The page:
AmericanCatholic.org
 
Skip Navigation Links
Home
Catholic News
Saints
Seasonal
Special Reports
Movies
Shopping
Donate
Share:
Facebook
Twitter
Google Plus
LinkedIn
Email
RSS Feeds
In today's installment, John Feister reports on the difficulties of a dwindling Christian population in the Holy Land.

Special Features
Day 7: Jerusalem's Armenian Quarter, Ramallah, Taybeh

There is no doubt about it: The Christian population in the Holy Land is dwindling, even to the point of extinction. On this final night of our journalists’ immersion trip we had dinner in the Armenian Quarter of Jerusalem’s Old City, in the courtyard of a popular restaurant.

Photo by John Feister
Earlier today we had been at Ramallah, for a background report, and at Taybeh, where we saw an entrepreneurial brewer at work.

At our final dinner we were joined by Archbishop Aris Shiverman, who directs ecumenical programs for the Armenian Orthodox Patriarchate. I sat next to our other guest, a representative of the Coptic Orthodox Church, rooted in Egypt.

Franciscan Father Ibrahim Faltas, whom I had serendipitously met on the street early that morning, had an unexpected conflict and was unable to come. The Franciscans, of course, have a critical presence in the Holy Land.

These many branches of the Christian family tree think of themselves first as Christian when it comes to their presence in this home of Christianity. (The occasional fighting by some over care of the Holy Places is an embarrassment to many others.) For all of the Christian Churches, for Judaism and, to a degree, Islam, Jerusalem is home.

Archbishop Shiverman offered us a short talk before dinner (I videorecorded it for an excerpt on this site later). His main point was one that we’ve been hearing all week: Christians belong in this land, and they are anything but newcomers. He walked us through some of the major historical moments in the past millennium—these folks take a long look at things!

His presence is no small thing. The Armenian Orthodox community may well be the oldest existing Church in Christianity. Armenia officially adopted Christianity in 301 A.D., but traces its roots to Bartholomew and Thaddeus in the first century.

Interestingly, Archbishop Shiverman used Franciscans as shorthand for Catholics when speaking of the clergy, though he did emphasize that his own Church was here when the Franciscans were assigned care of the holy places for the Roman Catholics.

The archbishop expressed a fear of local Christians that their fellow Christians worldwide would settle for the Holy Land as merely a tourist destination. "Might the Christian world stand on the sidelines and allow the shrines to become government-run museums?" he asked.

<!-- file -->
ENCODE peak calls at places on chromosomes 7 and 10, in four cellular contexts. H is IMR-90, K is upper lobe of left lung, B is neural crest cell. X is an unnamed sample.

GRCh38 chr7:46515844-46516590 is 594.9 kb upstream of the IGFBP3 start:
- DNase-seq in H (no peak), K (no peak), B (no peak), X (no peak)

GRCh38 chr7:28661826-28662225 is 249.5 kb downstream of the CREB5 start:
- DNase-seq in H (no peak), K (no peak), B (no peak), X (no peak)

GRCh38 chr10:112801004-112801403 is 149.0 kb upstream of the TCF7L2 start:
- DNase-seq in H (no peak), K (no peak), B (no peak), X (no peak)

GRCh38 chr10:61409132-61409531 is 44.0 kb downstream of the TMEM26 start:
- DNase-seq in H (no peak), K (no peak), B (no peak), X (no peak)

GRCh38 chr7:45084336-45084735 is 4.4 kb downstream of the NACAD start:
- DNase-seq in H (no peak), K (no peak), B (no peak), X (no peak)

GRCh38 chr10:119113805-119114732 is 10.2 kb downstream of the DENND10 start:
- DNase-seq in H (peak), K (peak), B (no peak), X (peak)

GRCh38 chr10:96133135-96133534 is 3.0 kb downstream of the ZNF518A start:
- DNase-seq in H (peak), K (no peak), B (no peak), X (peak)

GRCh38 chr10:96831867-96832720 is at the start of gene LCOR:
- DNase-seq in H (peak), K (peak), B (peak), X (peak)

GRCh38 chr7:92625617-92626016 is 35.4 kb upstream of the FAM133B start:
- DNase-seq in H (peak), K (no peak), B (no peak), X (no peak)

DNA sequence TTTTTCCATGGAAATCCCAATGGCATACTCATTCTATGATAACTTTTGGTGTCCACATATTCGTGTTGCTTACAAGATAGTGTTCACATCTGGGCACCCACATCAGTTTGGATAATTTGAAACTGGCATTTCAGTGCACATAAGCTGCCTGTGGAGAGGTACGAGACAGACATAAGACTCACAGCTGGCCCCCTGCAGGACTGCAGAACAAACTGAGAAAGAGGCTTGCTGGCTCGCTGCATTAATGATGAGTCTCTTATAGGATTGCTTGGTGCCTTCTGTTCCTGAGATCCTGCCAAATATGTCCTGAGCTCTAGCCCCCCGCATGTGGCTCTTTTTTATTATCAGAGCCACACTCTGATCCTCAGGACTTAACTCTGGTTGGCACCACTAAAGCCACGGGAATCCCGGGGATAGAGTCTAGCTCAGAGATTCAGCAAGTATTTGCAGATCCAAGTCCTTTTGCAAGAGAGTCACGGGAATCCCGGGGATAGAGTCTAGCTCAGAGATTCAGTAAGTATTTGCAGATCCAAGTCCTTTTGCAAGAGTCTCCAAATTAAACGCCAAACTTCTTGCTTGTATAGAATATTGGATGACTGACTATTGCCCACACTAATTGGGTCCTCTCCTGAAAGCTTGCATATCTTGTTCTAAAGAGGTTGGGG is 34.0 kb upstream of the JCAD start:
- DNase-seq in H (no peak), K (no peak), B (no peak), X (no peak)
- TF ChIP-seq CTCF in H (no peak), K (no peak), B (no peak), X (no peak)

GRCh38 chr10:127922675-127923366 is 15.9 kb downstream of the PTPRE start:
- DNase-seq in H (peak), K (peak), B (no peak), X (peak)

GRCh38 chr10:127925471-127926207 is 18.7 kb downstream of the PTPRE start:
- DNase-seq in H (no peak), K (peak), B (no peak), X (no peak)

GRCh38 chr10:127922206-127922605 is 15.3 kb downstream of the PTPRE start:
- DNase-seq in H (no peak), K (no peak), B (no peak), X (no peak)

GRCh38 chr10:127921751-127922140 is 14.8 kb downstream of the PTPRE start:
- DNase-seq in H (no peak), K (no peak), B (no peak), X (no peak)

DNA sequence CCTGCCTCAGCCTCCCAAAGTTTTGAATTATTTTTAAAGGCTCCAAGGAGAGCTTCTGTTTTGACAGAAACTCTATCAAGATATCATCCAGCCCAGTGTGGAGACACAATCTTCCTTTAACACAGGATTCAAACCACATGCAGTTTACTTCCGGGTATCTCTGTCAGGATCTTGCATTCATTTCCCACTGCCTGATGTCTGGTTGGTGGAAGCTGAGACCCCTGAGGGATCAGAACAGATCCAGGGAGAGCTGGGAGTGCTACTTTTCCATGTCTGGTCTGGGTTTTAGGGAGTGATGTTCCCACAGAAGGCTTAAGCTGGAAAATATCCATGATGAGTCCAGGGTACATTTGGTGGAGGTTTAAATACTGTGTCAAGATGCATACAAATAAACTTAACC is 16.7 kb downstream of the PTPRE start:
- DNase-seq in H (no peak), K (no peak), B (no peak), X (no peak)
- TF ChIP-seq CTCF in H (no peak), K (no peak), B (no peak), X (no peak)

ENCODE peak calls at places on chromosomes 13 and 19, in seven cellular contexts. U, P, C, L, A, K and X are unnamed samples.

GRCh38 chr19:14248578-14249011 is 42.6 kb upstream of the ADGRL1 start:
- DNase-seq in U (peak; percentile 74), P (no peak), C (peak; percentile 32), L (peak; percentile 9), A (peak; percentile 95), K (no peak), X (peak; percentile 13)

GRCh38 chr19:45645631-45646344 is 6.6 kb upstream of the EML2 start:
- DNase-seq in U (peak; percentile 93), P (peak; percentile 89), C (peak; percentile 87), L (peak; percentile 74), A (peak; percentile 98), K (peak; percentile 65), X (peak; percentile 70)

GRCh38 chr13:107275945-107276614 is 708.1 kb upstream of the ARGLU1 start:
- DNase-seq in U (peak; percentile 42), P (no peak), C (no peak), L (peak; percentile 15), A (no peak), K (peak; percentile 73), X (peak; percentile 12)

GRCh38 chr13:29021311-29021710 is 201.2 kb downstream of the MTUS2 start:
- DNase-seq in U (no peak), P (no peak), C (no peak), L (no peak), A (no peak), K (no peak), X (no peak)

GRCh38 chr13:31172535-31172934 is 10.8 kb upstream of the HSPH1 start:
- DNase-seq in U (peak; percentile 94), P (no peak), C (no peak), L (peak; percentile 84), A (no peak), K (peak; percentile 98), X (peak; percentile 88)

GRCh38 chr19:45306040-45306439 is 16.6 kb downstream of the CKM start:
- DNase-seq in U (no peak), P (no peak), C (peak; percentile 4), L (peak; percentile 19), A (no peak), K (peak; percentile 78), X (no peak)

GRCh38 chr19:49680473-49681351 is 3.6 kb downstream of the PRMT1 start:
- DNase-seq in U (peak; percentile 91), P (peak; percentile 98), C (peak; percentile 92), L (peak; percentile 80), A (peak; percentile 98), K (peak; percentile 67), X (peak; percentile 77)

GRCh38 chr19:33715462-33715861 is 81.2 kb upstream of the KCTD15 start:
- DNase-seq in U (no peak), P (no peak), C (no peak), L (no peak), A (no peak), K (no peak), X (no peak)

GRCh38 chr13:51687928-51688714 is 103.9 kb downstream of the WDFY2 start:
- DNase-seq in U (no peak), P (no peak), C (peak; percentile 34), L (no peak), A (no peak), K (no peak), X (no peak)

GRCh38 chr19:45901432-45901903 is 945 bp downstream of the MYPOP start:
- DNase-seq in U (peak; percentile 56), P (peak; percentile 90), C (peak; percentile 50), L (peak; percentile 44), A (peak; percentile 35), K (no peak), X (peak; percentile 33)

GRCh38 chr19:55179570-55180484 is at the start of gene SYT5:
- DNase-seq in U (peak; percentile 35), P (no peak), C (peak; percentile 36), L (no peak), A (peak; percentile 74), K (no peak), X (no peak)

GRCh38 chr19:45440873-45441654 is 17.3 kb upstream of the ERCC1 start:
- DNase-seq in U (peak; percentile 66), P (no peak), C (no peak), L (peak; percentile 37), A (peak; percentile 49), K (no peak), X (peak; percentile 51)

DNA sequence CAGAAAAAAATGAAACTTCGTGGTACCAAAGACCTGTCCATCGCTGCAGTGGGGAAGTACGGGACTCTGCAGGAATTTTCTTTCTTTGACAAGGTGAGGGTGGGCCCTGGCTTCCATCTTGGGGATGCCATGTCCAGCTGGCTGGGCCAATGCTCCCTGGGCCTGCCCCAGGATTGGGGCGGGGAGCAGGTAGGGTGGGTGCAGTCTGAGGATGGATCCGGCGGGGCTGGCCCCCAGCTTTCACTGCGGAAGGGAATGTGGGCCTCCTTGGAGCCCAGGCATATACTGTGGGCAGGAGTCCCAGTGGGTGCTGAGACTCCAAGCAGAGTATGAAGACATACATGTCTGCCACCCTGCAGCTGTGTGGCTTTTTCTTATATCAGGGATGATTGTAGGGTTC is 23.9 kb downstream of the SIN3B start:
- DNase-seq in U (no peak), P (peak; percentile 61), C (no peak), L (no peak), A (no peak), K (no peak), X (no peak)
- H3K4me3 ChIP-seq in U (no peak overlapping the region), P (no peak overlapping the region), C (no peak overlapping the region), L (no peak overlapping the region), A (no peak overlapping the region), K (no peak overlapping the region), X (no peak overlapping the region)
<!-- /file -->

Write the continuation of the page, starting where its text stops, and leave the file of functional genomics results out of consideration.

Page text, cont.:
Yet the Church is a living presence, he insisted, and is struggling now for its breath. "We do not want just stones," he said, echoing so many we've met. "We want living stones." He and his people want the Church in the land of Jesus to be living and vibrant. To have less would be an injustice to the entire Church.





Paid Advertisement
Ads contrary to Catholic teachings should be reported to our webmaster. Include ad link.


Giles: Despite the fact that much about St. Giles is shrouded in mystery, we can say that he was one of the most popular saints in the Middle Ages. Likely, he was born in the first half of the seventh century in southeastern France. That is where he built a monastery that became a popular stopping-off point for pilgrims making their way to Compostela in Spain and the Holy Land.<br /><br />In England, many ancient churches and hospitals were dedicated to Giles. One of the sections of the city of Brussels is named after him. In Germany, Giles was included among the so-called 14 Holy Helpers, a popular group of saints to whom people prayed, especially for recovery from disease and for strength at the hour of death. Also among the 14 were Sts. Christopher, Barbara and Blaise. Interestingly, Giles was the only non-martyr among them. Devotion to the "Holy Helpers" was especially strong in parts of Germany and in Hungary and Sweden. Such devotion made his popularity spread. Giles was soon invoked as the patron of the poor and the disabled.<br /><br />The pilgrimage center that once drew so many fell into disrepair some centuries after Giles' death. American Catholic Blog During this month of September, as we celebrate four feasts of Our Lady, let us learn from her: humility, purity, sharing, and thoughtfulness. We will then, like Mary, become holy people, being able to look up and see only Jesus; our light and example will be only Jesus; and we will be able to spread his fragrance everywhere we go. We will flood our souls with his Spirit and so in us, through us, and with us glorify the Father.


Walk Softly and Carry a Great Bag



 
CATHOLIC GREETINGS
Sympathy
Find the sentiment you want to express for any occasion at CatholicGreetings.org.

Birthday
Every day is somebody’s birthday and a good reason to celebrate!

Mary's Flower - Lily of the Valley

Show your devotion to Mary by sending an e-card in her honor.



Religious Profession
Lord of the harvest, thank you for all those Men and Women Religious who have answered your call to service.

St. Augustine
Catholic Greetings e-cards are reminders to explore the lives of our Catholic heroes, the saints.



Come find us at: Facebook | St. Anthony Messenger magazine Twitter | American Catholic YouTube | American Catholic


An AmericanCatholic.org Site from the Franciscans and Franciscan Media Copyright © 1996 - 2015